#29--"First Steps Toward Wireless Electricity" together with #52: "Amazing Battery Made of . . .Paper?" shows a leap forward in the science of energy. Tesla, who died a recluse and penniless, would be vindicated with the uncovery regarding wireless electricity made at MIT. Humanity may now be ready for the next phase of energy uncoveries--including advances in the storage of energy-- for which it was not prepared in the early 1900's. Tesla was certainly a man before his time and a forerunner of things to come. Thank you MIT for picking up the pieces.
#39--"Plants Use Quantum Computers" was probably the most startling uncovery of the lot: "Using ultrafast lasers, they [scientists at the Lawrence Berkley National Lab] found that the interaction between the sun's energy and the chlorophyll molecules. . .relies on a piece of quantum mechanical weirdness known as superposition, where a single photon of energy can temporarily be in many different states at once. This allows photosynthesis to probe all the possible reaction pathways withing the various chlorophyll molecules. The most efficient pathway is selected and energy is transferred through the bacterium as the superposition collapses." The author of this piece goes on to quote one of the scientists, "This is similar to quantum computing in some sense. This is how quantum computing realizes its incredible efficiency and its ability to solve very complex problems, because it can evaluate many solutions at once." As a plant person, I had no idea that was going on in my leafy companions. I will have to show them more respect in the future.
And that leads us to #65: "Physics Exposes Light's Weird Quantum Nature" in which scientists have actually observed the collapse of the aforementioned quantum superposition, a first in 2007. Says the Harvard scientists who uncovered the previously elusive phenomenon: " 'This is the kind of research that people will immediately start teaching in physics classes when talking about quantum mechanics. . . this is the first time this basic building block of physics has been directly observed in a very beautiful, clean and textbook kind of way." Wonder if they talked to the scientists at #39. Probably should, don't you think?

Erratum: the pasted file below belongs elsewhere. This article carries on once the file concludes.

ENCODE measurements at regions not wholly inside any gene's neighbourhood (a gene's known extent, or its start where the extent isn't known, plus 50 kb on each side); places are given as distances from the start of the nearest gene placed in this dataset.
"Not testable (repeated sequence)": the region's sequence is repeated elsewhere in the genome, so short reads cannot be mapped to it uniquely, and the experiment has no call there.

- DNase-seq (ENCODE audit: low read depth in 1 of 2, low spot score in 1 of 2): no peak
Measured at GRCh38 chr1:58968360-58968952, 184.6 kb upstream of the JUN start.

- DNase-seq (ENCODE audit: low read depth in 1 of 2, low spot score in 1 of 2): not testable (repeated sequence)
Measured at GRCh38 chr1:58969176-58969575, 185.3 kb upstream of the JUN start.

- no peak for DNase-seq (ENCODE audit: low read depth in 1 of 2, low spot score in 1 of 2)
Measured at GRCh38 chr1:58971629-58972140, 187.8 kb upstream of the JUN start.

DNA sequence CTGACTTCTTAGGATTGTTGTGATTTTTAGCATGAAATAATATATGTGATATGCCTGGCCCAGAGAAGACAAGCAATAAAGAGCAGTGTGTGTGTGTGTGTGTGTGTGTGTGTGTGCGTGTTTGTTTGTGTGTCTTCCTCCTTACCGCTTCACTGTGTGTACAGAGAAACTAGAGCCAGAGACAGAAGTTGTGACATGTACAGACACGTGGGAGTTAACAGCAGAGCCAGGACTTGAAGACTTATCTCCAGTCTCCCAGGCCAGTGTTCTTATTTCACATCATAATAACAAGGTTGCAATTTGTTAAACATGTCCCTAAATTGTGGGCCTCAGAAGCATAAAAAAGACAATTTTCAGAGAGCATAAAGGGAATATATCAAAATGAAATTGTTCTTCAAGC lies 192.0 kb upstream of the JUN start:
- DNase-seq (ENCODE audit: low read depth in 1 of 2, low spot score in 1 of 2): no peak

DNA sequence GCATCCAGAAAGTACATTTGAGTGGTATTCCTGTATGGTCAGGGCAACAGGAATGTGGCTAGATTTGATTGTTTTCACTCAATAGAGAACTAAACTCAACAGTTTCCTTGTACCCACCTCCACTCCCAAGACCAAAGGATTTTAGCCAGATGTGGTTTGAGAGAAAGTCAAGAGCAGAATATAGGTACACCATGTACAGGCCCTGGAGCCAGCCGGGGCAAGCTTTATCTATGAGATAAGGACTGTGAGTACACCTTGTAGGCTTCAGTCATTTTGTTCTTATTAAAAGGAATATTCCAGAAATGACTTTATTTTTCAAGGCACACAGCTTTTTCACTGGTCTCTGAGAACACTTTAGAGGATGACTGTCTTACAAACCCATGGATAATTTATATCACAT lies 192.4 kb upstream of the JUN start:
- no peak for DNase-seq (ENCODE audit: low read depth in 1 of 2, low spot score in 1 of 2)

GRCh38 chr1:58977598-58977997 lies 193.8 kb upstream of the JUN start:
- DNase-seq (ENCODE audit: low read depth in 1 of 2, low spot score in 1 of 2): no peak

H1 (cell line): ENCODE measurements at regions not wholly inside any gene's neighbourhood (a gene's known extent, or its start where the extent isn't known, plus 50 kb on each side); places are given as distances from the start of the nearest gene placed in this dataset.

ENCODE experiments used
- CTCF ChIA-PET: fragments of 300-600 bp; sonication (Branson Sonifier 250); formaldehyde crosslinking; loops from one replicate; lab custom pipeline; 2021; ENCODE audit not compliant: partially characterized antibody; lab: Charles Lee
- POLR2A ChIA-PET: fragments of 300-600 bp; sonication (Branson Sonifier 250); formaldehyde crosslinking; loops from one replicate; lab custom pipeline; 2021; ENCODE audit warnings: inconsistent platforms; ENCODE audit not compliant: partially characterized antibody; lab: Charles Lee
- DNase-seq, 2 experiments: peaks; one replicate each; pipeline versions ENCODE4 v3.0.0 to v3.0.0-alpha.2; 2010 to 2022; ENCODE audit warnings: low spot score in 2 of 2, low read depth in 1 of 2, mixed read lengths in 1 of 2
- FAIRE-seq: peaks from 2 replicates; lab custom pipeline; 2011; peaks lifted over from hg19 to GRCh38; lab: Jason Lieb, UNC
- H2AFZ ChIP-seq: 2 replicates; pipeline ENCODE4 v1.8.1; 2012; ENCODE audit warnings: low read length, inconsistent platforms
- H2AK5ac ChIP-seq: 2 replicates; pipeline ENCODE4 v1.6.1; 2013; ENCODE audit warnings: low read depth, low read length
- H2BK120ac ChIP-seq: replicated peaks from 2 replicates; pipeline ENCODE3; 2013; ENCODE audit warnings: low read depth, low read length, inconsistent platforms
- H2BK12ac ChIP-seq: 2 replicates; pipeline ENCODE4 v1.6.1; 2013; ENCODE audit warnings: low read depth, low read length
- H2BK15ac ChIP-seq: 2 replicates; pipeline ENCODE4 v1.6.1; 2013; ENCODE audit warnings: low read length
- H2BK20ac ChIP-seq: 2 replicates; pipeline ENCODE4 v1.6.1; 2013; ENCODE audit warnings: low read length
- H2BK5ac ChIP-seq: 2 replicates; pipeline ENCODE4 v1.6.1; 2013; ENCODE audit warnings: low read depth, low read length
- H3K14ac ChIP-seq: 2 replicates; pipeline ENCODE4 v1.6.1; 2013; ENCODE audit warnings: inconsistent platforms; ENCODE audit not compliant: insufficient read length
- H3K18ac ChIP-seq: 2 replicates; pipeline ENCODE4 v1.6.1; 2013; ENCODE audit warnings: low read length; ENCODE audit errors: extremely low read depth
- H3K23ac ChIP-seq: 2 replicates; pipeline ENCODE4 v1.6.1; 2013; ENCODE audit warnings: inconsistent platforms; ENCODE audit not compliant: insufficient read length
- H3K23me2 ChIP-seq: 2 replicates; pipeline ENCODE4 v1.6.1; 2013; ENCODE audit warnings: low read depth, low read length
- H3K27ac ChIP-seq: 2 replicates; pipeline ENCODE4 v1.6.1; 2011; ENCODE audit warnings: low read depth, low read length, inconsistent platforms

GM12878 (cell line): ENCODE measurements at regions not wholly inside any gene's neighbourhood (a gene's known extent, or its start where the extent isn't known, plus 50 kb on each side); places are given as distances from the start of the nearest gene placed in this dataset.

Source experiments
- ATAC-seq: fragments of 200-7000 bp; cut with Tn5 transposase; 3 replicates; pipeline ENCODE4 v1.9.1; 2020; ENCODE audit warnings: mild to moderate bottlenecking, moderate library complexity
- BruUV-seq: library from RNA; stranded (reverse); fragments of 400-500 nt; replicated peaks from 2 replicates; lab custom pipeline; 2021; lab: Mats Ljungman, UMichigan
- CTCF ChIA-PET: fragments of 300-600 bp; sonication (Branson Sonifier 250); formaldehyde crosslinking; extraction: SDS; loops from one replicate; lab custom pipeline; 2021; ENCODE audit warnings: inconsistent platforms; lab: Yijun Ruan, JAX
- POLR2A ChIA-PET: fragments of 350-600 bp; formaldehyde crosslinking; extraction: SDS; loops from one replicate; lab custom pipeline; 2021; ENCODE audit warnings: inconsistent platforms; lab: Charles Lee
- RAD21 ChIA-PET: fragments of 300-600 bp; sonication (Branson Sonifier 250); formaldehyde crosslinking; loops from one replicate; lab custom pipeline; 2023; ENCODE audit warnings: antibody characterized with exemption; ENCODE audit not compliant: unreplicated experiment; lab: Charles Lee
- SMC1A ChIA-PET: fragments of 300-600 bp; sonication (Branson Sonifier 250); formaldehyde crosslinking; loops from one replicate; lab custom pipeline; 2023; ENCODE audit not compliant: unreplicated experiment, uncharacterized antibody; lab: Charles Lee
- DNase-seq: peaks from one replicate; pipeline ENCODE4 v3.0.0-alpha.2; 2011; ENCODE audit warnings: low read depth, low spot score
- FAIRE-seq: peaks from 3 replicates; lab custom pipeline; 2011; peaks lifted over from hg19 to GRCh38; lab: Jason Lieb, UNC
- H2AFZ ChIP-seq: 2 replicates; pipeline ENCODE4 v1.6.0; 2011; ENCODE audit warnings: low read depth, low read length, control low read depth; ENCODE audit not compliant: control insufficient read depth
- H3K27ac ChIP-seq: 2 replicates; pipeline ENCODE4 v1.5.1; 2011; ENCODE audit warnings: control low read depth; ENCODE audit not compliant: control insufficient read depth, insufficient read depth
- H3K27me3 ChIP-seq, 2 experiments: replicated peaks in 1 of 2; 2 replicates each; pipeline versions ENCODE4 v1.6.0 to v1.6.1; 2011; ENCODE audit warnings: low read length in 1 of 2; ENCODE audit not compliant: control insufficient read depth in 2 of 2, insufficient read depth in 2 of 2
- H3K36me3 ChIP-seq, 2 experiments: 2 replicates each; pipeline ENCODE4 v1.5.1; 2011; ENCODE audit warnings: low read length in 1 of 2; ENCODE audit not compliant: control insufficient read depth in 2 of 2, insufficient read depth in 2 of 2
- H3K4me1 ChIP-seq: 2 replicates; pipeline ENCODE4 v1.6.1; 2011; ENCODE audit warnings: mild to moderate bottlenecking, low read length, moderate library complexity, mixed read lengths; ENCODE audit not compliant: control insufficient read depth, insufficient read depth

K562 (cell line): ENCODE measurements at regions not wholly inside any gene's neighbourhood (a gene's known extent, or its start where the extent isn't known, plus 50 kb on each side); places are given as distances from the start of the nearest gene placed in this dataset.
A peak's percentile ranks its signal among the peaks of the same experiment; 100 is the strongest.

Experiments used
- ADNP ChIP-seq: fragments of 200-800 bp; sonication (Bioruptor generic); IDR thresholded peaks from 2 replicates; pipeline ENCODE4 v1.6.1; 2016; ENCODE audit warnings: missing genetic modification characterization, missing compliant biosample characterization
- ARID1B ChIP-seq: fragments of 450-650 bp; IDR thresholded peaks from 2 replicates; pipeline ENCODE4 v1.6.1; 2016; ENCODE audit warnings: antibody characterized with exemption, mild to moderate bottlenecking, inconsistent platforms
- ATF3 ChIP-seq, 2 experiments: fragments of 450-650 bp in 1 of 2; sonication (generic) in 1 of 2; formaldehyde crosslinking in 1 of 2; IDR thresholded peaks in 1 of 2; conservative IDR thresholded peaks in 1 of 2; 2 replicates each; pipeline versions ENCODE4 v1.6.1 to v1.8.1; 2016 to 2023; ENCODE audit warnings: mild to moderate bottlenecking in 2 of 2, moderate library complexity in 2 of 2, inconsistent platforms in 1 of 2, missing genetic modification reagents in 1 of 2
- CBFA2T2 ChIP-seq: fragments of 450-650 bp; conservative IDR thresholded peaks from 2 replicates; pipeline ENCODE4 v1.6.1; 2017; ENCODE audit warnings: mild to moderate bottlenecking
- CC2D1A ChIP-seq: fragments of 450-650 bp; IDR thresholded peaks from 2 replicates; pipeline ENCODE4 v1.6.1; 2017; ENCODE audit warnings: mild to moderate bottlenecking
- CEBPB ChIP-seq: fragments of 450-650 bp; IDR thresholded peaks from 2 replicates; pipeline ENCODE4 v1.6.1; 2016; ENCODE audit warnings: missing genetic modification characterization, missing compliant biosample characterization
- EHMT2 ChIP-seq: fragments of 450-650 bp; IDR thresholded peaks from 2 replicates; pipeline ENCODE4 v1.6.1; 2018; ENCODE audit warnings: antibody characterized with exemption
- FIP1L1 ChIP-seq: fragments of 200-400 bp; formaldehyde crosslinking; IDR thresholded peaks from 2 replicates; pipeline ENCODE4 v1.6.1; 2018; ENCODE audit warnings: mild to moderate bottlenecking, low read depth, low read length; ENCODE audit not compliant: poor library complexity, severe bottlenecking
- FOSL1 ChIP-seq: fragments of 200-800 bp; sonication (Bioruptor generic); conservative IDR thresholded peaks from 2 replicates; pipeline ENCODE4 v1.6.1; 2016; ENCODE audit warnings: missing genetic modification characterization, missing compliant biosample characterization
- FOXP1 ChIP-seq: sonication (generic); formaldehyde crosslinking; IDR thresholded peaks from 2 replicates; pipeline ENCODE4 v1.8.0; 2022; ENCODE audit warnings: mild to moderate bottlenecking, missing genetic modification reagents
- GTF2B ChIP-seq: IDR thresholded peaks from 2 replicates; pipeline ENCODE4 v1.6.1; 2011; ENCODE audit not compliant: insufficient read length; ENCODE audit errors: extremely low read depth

#47: "Dimensional Math Problem Solved: More than 120 years after it was first discovered, mathematicians have successfully mapped out a 248-dimensional object called E8 " which is described as "one of the most complicated structures in all of mathematics and a table with more than 200 billion entries. Printed out on paper it would cover all of Manhattan." The principle uncoverers at MIT states that "E8 probably reflects the world somehow: everything interesting does." This one definitely warrants following because E8 could map the invisible, physical world. If nothing else, it's beautiful as illustrated by the colored, two dimensional drawing of it on page 49. Check it out, E8 might prove to be the ultimate mandala on which to meditate.
#78--"Tablets of Unknown Ancient Script Surface" in southeastern Iran: although some think the tablets are a hoax, some alternative historians might feel vindicated at the discovery. What ultimately might be uncovered is the remains of a culture not previously known to exist. Stay tuned, because this may be the first of many such uncoveries in the next 25 years.
And finally, life would not be complete without the uncovery noted at #96: "Function of the Appendix Explained." We all knew that little appendage has some use, right? Well, apparently it is a safehouse for bacteria. You know, you get the runs and wipe out all the good bacteria. To the rescue comes bacteria-in-waiting from the previously quiescent appendix. Good going, appendix. The secret you've kept all these years is now open to the public. Hopefully, you will survive the experience.
On Thursday, it will be on to SCIENTIFIC AMERICAN's 50 top science stories. See you then.